Leatherwood was his usual steady self against the Buckeyes’ under-manned pass rush. The Alabama tackle allowed Mac Jones to operate almost entirely unencumbered by pressure. He also helped pave lanes for Najee Harris in the running game. The championship game was Leatherwood’s stamp on his college career, and it was a powerful ending. The Crimson Tide choosing him as the first player to lift the trophy shows how much he meant to them on the way up.
Analyzing Alex Leatherwood’s 2021 NFL Draft profile
Although Leatherwood returned to the college football stage in 2020, there wasn’t much keeping him from the NFL, from a draft stock perspective. Nevertheless, Leatherwood exhausted his eligibility for his senior season and solidified his place as one of the best rising linemen in college football. His traits put his success into motion.
As a prospect, Leatherwood most often wins with his size and power. At 6-foot-6, 316 pounds, Leatherwood is a massive bookend blocker. He also has absolute levers for arms. His length allows him to extend toward linemen, and he has the play strength to maintain his anchor once he has both hands on his target.
In pass protection, Leatherwood has the length to disrupt incoming edge rushers, and he also has the grip strength to keep a hold on them through the play. Additionally, Leatherwood is fairly smooth when shuffling along the edge. He has good footwork and stable lower-body mechanics, and he keeps his shoulders square to his assignment. This enables Leatherwood to always keep his opponent in front of him. When he gets into position, he has the arm quickness to latch on and suffocate the rush.
Alex Leatherwood’s utility as a run blocker
Just as Leatherwood’s length/power combination helps him in pass protection, it also allows him to create lanes in the running game. Leatherwood is an above-average athlete when traversing to the second level. He also brings good vision when navigating congested running lanes, and when at the second level, he has good angle awareness to free up space.
Although he doesn’t have elite get-off or mobility in traffic, Leatherwood can get from Point A to Point B with little issue, and he displays the requisite explosive burst to pop into his targets. Additionally, he can use his length to negate the difference. Once he has his hands on a player, Leatherwood possesses the ability to bulldoze defenders with his strength. In addition, he determines himself to play to the whistle.
Are there issues with Leatherwood’s game?
Leatherwood is fairly well-rounded offensive line prospect. The Alabama offensive tackle is smooth and consistent as a pass blocker, and he has enough athleticism to couple with his power as a run blocker. However, his body control and balance both need work.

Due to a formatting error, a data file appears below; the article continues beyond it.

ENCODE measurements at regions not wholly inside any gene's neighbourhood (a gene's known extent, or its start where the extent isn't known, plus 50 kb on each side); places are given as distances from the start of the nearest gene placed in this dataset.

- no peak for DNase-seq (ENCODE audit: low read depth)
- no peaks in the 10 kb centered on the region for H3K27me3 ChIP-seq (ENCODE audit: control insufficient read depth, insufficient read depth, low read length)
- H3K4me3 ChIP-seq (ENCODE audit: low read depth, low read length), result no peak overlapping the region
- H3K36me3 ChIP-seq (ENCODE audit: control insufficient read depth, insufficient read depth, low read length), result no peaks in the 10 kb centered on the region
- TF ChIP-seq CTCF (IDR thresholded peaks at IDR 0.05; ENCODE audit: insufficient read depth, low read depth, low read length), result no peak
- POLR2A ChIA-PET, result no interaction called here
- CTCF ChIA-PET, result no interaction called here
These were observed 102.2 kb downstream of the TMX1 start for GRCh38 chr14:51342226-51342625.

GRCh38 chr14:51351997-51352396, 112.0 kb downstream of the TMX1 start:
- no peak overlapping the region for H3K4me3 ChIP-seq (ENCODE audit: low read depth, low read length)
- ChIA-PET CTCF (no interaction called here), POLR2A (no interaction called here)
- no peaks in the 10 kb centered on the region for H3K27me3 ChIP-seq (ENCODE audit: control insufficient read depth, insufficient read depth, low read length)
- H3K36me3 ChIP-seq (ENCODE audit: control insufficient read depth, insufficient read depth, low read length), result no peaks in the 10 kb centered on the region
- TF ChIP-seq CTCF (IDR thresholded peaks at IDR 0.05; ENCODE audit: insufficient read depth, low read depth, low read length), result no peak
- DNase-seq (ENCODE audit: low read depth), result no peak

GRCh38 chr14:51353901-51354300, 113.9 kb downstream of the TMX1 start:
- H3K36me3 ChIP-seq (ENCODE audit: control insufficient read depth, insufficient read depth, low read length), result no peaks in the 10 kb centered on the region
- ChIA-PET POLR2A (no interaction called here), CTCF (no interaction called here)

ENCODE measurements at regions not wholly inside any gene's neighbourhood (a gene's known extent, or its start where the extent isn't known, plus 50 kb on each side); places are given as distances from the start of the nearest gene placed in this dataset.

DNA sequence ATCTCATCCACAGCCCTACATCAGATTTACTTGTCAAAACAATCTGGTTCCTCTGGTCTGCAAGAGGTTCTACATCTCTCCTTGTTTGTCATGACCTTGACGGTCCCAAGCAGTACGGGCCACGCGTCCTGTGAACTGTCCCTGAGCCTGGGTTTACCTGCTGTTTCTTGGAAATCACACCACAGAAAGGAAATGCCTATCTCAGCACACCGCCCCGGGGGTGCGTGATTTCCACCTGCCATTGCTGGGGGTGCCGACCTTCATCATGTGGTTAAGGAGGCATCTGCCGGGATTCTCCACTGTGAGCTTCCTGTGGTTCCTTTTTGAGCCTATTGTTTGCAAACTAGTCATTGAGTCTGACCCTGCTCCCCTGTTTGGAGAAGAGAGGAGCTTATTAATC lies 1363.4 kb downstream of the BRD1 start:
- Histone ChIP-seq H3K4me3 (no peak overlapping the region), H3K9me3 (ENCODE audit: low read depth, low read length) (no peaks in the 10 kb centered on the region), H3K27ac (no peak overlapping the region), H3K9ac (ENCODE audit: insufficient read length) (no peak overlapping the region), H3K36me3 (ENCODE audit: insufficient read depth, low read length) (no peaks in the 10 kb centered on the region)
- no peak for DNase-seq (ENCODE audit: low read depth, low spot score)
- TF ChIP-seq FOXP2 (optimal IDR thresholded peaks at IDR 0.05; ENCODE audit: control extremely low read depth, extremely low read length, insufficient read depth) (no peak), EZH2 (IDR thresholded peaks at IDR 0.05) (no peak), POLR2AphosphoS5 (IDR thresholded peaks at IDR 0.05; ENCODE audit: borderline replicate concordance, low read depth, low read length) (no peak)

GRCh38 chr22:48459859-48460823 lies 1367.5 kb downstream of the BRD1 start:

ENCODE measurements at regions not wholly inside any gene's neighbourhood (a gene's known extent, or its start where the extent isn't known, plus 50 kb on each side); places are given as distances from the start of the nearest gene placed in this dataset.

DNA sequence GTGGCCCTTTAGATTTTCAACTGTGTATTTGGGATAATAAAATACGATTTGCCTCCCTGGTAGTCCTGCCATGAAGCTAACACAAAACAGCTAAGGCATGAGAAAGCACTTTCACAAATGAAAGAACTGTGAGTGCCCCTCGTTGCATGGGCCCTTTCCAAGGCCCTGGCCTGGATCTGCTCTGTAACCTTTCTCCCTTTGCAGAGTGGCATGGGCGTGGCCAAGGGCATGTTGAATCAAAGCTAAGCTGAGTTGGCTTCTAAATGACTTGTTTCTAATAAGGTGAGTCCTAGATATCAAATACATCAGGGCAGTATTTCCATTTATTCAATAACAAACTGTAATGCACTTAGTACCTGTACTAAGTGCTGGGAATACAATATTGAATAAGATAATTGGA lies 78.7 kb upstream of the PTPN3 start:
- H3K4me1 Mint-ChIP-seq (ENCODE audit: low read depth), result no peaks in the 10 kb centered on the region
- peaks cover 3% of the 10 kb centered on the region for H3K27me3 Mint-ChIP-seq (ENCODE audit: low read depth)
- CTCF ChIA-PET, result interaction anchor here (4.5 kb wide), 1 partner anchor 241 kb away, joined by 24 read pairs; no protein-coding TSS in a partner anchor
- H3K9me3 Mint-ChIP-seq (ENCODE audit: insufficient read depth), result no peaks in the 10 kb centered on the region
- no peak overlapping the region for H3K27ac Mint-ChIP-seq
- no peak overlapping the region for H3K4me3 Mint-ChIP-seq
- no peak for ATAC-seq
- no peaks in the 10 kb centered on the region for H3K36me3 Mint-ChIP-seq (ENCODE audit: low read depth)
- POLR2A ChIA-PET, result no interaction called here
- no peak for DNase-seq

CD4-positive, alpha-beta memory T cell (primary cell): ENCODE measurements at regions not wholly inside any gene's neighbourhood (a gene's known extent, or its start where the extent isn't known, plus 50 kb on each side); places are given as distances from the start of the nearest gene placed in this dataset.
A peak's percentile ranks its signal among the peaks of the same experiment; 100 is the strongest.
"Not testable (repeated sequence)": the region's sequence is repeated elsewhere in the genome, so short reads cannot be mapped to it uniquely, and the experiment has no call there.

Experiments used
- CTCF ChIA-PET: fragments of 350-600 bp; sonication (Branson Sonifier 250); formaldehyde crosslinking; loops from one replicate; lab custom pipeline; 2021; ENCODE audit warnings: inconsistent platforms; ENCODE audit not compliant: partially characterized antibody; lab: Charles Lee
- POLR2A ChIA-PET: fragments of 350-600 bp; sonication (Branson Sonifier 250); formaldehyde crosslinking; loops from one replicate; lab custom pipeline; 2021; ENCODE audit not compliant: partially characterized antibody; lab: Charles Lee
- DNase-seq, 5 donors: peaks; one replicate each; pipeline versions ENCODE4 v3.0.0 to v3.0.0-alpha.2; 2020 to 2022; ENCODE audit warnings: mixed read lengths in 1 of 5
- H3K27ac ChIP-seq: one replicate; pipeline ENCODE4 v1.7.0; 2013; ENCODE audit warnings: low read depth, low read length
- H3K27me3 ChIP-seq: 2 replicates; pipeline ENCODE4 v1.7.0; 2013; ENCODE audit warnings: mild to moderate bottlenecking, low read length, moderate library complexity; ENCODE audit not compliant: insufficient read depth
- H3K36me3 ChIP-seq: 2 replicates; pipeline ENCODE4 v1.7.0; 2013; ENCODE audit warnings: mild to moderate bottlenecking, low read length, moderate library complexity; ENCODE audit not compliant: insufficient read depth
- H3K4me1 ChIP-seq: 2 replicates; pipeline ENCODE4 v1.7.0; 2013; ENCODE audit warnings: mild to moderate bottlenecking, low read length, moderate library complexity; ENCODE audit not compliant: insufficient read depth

Leatherwood doesn’t have great recovery athleticism. Thus, he sometimes struggles to adjust and recover when he mistimes a pursuit as a run blocker or gets beat laterally in pass protection. He’s better at recovering in pass protection, however, as he’s able to stay upright and maintain his base. That said, Leatherwood can become a more controlled player.
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Most of Leatherwood’s other notes revolve around down-to-down volatility. For the most part, he’s a consistent player. However, he can still improve his hand usage arsenal, and he can be more consistent with his initial strikes, especially with his left hand. There are times when Leatherwood adequately latches on in pass protection but then struggles to recover when the edge defender counters. He can also expose his elbow pockets when extending, and smarter, stronger defenders can take advantage of this.
By successfully stacking punches, properly utilizing contingency plans, and cleaning up minor errors in his upper-body technique, Leatherwood can up his game. He possesses the necessary physical and mental traits to mold into a starter.
Alex Leatherwood’s best fits in the 2021 NFL Draft
Despite his minor inconsistencies, Alabama offensive tackle Alex Leatherwood attracts recognition as a player who’s worth starting-level draft capital. Where exactly Leatherwood goes remains up for debate. Some feel that he’s worth a Round 1 selection. Depending on how NFL teams view him, falling to Day 2 is a possibility as well.
The main question surrounding Leatherwood is what he’ll play at the NFL level. He played both offensive tackle and offensive guard in college, and he put together quality reps at both positions. While this may cloud his outlook, I see it as a positive for Leatherwood. Teams value versatility on the offensive line, and the Alabama offensive tackle certainly has that.
Leatherwood’s pro day performance also accentuated his potential at both spots. Leatherwood tested extremely well, earning a 9.68 Relative Athletic Score. At 6-foot-5, 312 pounds, Leatherwood earned a 5.01 40-yard dash, a 34.5-inch vertical jump, and a 118-inch broad. He also tested very well in agility drills, earning a 91st-percentile three-cone time.
Teams that can use Alex Leatherwood’s talents
On late Day 1 or Day 2, Leatherwood fits well with teams that have multiple needs on the line. Additionally, his functional athleticism and length dictate that he can fit multiple schemes. Teams like the Steelers, Bengals, Bears, Jets, and Dolphins have the need flexibility to pick Leatherwood and move him as they see fit.
Wherever he goes, Alex Leatherwood is a fairly safe NFL Draft pick. He started over 40 games in his Alabama career, and with his solid athletic traits and overwhelming power, he was able to make an impact every week. With his NFL future all but guaranteed in 2020, Leatherwood didn’t get complacent. That drive and tenacity may endear him to scouts. He was tracking farther into the Day 2 range, but after his pro day performance, Leatherwood could be climbing back up the board.